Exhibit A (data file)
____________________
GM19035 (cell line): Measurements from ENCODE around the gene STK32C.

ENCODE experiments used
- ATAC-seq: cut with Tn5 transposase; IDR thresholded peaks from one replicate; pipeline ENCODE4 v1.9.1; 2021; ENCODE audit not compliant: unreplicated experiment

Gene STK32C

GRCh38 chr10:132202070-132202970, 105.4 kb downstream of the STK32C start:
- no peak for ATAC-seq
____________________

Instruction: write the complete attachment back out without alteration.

GM19035 (cell line): Measurements from ENCODE around the gene STK32C.

ENCODE experiments used
- ATAC-seq: cut with Tn5 transposase; IDR thresholded peaks from one replicate; pipeline ENCODE4 v1.9.1; 2021; ENCODE audit not compliant: unreplicated experiment

Gene STK32C

GRCh38 chr10:132202070-132202970, 105.4 kb downstream of the STK32C start:
- no peak for ATAC-seq